The Ottoman military command in Istanbul made poor assumptions of Russian intentions. They decided that Russians would be too lazy to march along the Danube and cross it away from the delta, and would prefer the short way along the Black Sea coast, thus ignoring the fact that this area had the strongest, well supplied and garrisoned Turkish fortresses; there was only one well manned fortress along the inner part of the river Danube. This was Vidin, and it was garrisoned simply because the troops, led by Osman Pasha, had just crushed the Serbs in their recent war against Turkey.
 Course of the war
At the start of the war, Russia destroyed all vessels along the Danube and mined the river, thus ensuring it could cross the Danube at any point it wanted. This didn't mean anything to the Turkish command. In June a small Russian unit passed the Danube close to the delta, at Galaţi and marched towards Ruse. This made the Ottoman even more confident that the big Russian force would come right through the middle of the Ottoman stronghold.
Then in July the Russians, unobstructed, constructed a bridge across the Danube at Svishtov, and began crossing. There were no significant Ottoman troops in the area. The command in Istanbul ordered Osman Pasha to march in that direction and fortify the nearby fortress of Nikopol. On his way to Nikopol, Osman Pasha learned that the Russians had already secured it, and so moved to Plevna, now Pleven.Less than 24-hours after Osman Pasha fortified Plevna, numerous Russian forces under the charismatic "White General" Mikhail Skobelev attacked the city. Osman Pasha organized a brilliant defence and repelled two Russian attacks with huge casualties on the Russian side. At that point the sides were almost equal in numbers and the Russian Army was very discouraged. Most analysts agree that a counter-attack would have allowed the Turks to gain control and destroy the passing bridge. However, Osman Pasha had orders to stay fortified in Pleven, and so did not leave that fortress.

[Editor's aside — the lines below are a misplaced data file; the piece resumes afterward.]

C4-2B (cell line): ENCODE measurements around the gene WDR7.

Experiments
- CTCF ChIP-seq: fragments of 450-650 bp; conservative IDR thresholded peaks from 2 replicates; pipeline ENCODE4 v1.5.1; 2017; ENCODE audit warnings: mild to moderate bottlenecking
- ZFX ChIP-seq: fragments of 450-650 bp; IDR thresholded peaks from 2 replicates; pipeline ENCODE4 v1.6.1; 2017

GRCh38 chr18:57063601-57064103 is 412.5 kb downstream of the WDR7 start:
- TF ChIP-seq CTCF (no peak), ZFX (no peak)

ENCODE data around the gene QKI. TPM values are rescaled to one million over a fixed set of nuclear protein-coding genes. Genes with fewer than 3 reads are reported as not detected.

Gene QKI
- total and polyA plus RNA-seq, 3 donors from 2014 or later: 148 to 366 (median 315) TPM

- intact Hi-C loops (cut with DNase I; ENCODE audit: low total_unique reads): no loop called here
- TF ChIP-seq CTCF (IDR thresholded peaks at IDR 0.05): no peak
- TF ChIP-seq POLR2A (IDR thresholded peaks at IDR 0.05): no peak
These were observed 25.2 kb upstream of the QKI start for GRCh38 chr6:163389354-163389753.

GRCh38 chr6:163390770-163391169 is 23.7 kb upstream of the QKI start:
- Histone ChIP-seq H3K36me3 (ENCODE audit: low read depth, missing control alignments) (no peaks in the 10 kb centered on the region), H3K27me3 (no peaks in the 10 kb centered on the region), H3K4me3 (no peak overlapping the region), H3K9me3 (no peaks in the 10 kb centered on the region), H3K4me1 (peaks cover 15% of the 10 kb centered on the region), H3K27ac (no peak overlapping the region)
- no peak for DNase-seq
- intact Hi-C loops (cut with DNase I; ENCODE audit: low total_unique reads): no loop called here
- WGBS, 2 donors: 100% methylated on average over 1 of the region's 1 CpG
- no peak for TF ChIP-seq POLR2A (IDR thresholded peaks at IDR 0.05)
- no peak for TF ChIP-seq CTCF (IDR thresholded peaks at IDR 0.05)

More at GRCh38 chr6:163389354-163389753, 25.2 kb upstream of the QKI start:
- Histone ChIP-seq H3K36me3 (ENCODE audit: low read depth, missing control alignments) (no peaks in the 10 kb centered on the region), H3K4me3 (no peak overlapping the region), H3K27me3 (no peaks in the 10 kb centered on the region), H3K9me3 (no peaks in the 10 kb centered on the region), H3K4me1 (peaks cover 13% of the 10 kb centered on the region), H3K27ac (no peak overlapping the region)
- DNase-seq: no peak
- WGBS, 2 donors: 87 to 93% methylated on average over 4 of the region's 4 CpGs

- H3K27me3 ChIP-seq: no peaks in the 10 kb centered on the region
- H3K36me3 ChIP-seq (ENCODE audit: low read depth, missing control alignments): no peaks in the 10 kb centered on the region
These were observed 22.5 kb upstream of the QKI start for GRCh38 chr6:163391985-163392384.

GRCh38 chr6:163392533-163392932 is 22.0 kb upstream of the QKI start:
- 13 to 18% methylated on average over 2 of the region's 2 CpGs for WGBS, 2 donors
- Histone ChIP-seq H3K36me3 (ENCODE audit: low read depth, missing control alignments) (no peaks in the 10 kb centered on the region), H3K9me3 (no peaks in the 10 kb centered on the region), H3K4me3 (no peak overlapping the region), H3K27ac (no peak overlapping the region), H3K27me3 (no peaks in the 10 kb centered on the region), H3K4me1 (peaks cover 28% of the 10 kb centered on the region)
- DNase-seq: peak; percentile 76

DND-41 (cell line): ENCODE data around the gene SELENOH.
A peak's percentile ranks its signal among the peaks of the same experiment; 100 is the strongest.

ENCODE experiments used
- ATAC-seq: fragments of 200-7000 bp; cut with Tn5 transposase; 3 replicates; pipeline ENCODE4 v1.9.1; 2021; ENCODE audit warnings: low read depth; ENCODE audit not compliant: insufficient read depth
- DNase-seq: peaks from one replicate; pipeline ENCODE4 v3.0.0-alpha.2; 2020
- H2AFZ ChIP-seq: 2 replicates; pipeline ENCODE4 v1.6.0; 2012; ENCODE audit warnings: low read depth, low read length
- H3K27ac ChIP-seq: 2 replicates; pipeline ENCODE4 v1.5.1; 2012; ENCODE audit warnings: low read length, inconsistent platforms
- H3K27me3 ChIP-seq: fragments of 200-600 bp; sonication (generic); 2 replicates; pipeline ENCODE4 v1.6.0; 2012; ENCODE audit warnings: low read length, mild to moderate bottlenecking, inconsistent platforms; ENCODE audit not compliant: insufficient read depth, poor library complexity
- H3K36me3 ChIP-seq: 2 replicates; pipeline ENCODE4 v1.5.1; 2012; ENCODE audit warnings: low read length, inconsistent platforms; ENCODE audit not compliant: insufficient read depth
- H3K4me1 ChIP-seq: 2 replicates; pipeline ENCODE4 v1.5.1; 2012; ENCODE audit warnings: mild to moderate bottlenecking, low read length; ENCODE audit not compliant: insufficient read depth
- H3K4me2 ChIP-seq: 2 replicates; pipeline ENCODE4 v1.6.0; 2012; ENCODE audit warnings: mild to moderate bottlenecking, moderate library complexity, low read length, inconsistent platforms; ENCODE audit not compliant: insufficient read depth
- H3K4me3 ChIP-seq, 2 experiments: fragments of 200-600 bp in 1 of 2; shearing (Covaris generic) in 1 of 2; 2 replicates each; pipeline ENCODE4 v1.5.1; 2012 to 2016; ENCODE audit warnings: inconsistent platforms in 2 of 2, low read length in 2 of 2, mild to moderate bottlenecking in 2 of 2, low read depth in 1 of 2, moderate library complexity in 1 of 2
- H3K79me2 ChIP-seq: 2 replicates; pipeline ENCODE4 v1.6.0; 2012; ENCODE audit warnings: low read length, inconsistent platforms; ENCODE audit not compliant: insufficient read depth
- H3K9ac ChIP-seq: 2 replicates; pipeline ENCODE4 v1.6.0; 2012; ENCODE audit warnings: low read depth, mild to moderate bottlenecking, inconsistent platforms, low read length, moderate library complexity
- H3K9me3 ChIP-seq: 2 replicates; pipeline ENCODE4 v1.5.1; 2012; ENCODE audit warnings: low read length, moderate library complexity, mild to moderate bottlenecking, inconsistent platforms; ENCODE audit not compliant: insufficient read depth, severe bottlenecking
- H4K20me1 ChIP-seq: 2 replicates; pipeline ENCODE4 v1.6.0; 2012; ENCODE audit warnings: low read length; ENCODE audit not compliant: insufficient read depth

Russia had no more troops to throw against Plevna, so they besieged it, and subsequently asked the Romanians to provide extra troops. Soon afterwards, Romanian forces crossed the Danube and joined the siege. On August 16th, at Gorni-Studen, the armies around Pleven — renamed the West Armies — were placed under the command of the Romanian Prince Carol, aided by the Russian general Pavel Dmitrievich Zotov and the Romanian general Alexandru Cernat. The Romanians fought bravely to capture the Grivitza redoubts around Pleven, and kept them under their control until the very end of the siege. The siege of Pleven (July–December 1877) turned to victory only after Russian and Romanian forces cut off all supply routes to the fortified Turks, starving them and thus forcing their surrender. By the end of November, the Ottoman forces tried to cut through the encirclement in the direction of Opanets, in the sector defended by Romanian troops. The attempt failed and, on November 28th, the wounded commander Osman Pasha was captured and surrendered his sword to the Romanian colonel Mihail Christodulo Cerchez.